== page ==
To wit, the near-proggy rhythmic tension coinciding with the chug of “Needle in My Eye” and the thickened stomp in the penultimate “On Wings of Gold,” which suitably enough seems to take flight ahead of closer “What Have We Become,” that quieter, purposefully understated finish a key-laced showpiece for Hällagård and an occasion to which he every bit rises.

greenleaf (Photo by Peder Bergstrand)

The same could be said of everyone throughout, and though one doesn’t necessarily go to ‘album number eight’ as a landmark happening in the tenure of a given group, Greenleaf engage a somewhat fraught emotional perspective — see titles like “Good God I Better Run Away,” “Needle in My Eye,” “Love Undone” and “Bury Me My Son” — early on and answer with a bit of hope in “Hang On” and “On Wings of Gold” before finally looking back to ask “What Have We Become” at the end. The answer to that question is, at least as far as the album is concerned, that Greenleaf have become a full band with an increasingly complex perspective and a greater depth of sound than they’ve ever had before.

Considering the places Greenleaf have gone stylistically in their time — still under an umbrella of heavy rock, but ever more characteristically so — that’s not saying nothing, but to hear even the downer sway in “Bury Me My Son” as it moves into the bell-of-the-ride hits that start the creeping-into-surge intro of “A Hand of Might,” the subtle turn of defeat to persistence isn’t lost, and the rush of that track helps the band build momentum as they move through Echoes From a Mass‘ second half, with “March on Higher Grounds” arriving not with fanfare but as a melodic highlight nonetheless. Its riff careens deceptively forward and and where one might expect Hällagård to belt it out in the hook à la “Bury Me My Son,” the decision otherwise speaks to how able Greenleaf are at this point to see the bigger picture of what the album needs at any given point.

The flow continues through “Hang On” and “On Wings of Gold” as one would hope, with the latter the longest track at 6:28 and the crescendo for the LP as a whole, bringing together the blues and the heft and the space and putting everything in its proper place without losing the emotional force behind it — that force only getting further prevalence on “What Have We Become,” which seems to call back to “Tides” even as it refuses the temptation to hit into the same kind of largesse. Or maybe that’s just me going back to the start and playing the record again.

Either way, as a fan of GreenleafEchoes From a Mass excites not only in the continued quality of its songwriting — Holappa is name-brand as far as that goes — but in the increasing cohesion of its performance and how the production seems to highlight the band simply melting together as a single unit. It is immersive and progressive in a way Greenleaf have not always sought to be, and that too stands as testament to just how special they are, to be trying and achieving new things and building on their past in this manner some 21 years on. One of 2021’s best in heavy rock, no question.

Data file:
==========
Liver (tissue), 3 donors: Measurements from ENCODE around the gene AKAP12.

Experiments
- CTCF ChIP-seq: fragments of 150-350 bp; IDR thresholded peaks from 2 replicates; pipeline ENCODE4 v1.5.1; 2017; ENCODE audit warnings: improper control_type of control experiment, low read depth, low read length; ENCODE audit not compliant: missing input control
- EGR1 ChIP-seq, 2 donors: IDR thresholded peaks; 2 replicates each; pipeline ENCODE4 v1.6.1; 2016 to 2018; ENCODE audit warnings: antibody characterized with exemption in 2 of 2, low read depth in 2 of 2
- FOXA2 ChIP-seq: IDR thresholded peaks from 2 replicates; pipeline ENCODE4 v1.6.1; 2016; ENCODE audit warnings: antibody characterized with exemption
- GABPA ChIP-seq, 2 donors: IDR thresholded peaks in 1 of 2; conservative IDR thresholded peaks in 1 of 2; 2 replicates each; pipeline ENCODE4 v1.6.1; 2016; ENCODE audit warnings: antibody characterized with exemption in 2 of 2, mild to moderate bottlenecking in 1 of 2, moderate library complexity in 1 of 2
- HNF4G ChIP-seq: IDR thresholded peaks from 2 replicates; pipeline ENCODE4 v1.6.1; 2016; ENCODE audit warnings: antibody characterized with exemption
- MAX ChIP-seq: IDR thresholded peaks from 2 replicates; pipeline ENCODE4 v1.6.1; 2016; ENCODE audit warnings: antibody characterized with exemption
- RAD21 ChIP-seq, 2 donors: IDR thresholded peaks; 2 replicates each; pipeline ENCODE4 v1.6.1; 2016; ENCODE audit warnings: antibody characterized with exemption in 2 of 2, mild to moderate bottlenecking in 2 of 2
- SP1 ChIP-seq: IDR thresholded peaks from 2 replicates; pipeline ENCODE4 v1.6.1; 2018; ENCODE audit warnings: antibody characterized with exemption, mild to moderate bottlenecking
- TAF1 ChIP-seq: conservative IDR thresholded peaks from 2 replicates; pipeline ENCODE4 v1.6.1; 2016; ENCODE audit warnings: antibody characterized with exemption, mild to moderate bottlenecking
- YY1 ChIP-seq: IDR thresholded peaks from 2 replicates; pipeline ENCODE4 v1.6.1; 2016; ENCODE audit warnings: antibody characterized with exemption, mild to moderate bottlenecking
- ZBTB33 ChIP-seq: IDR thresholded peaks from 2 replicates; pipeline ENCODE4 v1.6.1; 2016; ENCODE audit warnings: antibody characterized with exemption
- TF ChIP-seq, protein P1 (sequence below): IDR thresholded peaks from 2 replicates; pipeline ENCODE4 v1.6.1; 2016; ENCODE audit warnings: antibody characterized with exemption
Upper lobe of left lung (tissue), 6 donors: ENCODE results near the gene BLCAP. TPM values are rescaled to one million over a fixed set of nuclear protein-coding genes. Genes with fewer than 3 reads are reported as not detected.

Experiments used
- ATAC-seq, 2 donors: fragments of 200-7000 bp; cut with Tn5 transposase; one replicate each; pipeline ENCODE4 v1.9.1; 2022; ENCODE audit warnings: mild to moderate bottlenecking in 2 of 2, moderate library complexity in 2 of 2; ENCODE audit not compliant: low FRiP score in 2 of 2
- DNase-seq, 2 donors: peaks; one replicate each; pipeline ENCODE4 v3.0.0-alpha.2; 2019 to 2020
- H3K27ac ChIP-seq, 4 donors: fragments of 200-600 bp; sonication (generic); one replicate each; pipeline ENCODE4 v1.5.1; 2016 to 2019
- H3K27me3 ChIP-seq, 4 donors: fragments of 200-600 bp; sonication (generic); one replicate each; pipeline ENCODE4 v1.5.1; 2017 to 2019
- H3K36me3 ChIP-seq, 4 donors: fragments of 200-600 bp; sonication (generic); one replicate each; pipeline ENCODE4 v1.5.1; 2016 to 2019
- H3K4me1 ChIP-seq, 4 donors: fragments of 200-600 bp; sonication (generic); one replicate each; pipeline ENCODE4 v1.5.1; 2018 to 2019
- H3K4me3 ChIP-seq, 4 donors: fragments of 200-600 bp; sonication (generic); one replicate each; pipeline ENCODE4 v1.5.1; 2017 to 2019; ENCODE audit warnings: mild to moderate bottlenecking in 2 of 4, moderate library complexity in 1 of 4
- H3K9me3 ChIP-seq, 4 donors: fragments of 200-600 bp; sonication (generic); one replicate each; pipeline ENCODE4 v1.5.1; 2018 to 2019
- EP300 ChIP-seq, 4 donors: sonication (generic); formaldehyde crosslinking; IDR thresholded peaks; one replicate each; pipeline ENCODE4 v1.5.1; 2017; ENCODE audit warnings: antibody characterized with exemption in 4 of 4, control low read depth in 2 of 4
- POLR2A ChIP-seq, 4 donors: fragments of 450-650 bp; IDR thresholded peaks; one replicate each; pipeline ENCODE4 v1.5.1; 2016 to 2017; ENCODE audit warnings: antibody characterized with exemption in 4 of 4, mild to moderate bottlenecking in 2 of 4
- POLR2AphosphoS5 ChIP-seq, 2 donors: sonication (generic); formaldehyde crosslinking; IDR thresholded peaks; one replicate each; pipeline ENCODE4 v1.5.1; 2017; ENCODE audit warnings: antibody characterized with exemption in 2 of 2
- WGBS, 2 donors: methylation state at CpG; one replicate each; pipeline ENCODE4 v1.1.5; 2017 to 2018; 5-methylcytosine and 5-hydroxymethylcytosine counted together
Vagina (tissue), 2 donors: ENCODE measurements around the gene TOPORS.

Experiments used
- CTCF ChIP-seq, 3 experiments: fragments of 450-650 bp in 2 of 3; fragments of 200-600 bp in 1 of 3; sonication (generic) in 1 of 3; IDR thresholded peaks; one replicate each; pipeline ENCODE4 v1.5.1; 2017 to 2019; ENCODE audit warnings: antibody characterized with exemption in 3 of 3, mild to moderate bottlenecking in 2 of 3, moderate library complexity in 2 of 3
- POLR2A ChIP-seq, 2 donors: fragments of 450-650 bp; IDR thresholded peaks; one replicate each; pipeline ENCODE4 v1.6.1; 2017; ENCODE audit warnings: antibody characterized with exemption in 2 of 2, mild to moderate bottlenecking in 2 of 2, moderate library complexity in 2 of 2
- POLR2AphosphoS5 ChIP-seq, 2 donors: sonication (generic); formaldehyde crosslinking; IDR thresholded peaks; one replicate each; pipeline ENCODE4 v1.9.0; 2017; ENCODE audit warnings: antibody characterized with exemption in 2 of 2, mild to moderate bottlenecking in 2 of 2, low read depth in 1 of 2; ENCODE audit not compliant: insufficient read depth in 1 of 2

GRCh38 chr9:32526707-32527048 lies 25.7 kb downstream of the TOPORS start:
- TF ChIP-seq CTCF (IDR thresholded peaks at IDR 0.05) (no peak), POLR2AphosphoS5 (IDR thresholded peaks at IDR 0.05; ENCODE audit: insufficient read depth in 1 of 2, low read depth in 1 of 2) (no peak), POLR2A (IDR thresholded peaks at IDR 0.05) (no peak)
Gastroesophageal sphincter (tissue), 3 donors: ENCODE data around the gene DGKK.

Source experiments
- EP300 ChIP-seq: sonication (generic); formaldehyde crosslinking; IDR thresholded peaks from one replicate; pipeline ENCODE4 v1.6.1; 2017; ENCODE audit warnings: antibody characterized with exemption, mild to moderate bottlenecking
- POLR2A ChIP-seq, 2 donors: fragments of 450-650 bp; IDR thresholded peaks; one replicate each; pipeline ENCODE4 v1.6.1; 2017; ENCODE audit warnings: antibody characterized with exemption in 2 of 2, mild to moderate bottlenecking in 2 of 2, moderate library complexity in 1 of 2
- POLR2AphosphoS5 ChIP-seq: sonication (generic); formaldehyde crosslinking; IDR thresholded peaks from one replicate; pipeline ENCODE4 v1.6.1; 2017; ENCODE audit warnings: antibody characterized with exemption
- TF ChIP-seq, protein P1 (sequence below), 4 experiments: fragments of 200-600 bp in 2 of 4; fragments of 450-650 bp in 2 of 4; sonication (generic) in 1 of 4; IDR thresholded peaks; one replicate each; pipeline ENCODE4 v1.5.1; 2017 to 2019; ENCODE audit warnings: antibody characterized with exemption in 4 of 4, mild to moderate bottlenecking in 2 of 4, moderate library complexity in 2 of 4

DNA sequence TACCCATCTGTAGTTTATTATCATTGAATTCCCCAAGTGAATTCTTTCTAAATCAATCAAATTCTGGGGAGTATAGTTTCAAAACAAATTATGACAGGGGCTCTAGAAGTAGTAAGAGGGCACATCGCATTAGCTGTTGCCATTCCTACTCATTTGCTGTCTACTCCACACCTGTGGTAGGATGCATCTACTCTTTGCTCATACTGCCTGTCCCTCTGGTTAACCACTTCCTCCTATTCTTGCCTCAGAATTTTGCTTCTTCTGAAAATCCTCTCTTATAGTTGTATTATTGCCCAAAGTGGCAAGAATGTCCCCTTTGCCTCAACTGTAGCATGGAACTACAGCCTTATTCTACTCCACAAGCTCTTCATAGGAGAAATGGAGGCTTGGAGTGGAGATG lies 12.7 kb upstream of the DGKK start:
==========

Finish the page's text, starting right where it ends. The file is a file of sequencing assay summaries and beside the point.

Greenleaf, “Love Undone” lyric video

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The Obelisk Show on Gimme Metal Playlist: Episode 54

Posted in Radio on March 5th, 2021 by JJ Koczan

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Back to normal, such as it is, for The Obelisk Show. I did two songs in two hours last time and though it seemed to go over decently well in the chat, it was less welcomed by the station itself. Fair. I’ll readily admit that two hours of psychedelic improv is not going to be everybody’s cup of tea, even in a setting that supports extreme fare as a central ethic. I’m lucky they decided to air it. I’m lucky they let me do another episode.

In here you’ll find some more rocky stuff like Greenleaf and Formula 400. I’ve yet to really dig into the new Domkraft, so I wanted to give that a roll, and then the show gets into some heavier industrial stuff. Godflesh were talked about here last week, and Trace Amount, but some Sanford Parker and Author & Punisher too. I’ve had an itch lately that stuff has helped scratch. After that and Yawning Sons is my little homage to the Live in the Mojave Desert stream series. Mountain Tamer are on that this weekend and it’s well worth your time to search out. Of course, Earthless started that series so they’ll end the show here. Only fitting.

Thanks for listening and/or reading.

The Obelisk Show airs 5PM Eastern today on the Gimme app or at

Full playlist:

The Obelisk Show – 03.05.21

Greenleaf Love Undone Echoes From a Mass
Genghis Tron Ritual Circle Dream Weapon
Sunnata A Million Lives Burning in Heaven, Melting on Earth
Sonic Demon Black Smoke Vendetta
Formula 400 Messenger Heathens
Domkraft Dawn of Man Seeds
Kauan Raivo Ice Fleet
Godflesh Avalanche Master Song Godflesh
Author & Punisher Ode to Bedlam Beastland
Trace Amount ft. Body Stuff Concrete Catacomb Concrete Catacomb
Sanford Parker Knuckle Crossing Lash Back
Yawning Sons Cigarette Footsteps Sky Island
Spirit Mother Space Cadets Cadets
Nebula Let’s Get Lost Holy Shit
Mountain Tamer Black Noise Psychosis Ritual
Brant Bjork Stardust & Diamond Eyes Brant Bjork
Earthless Violence of the Red Sea From the Ages

The Obelisk Show on Gimme Metal airs every Friday 5PM Eastern, with replays Sunday at 7PM Eastern. Next new episode is March 19 (subject to change). Thanks for listening if you do.

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The Obelisk Questionnaire: Arvid Hällagård of Greenleaf & Pools

Posted in Questionnaire on March 3rd, 2021 by JJ Koczan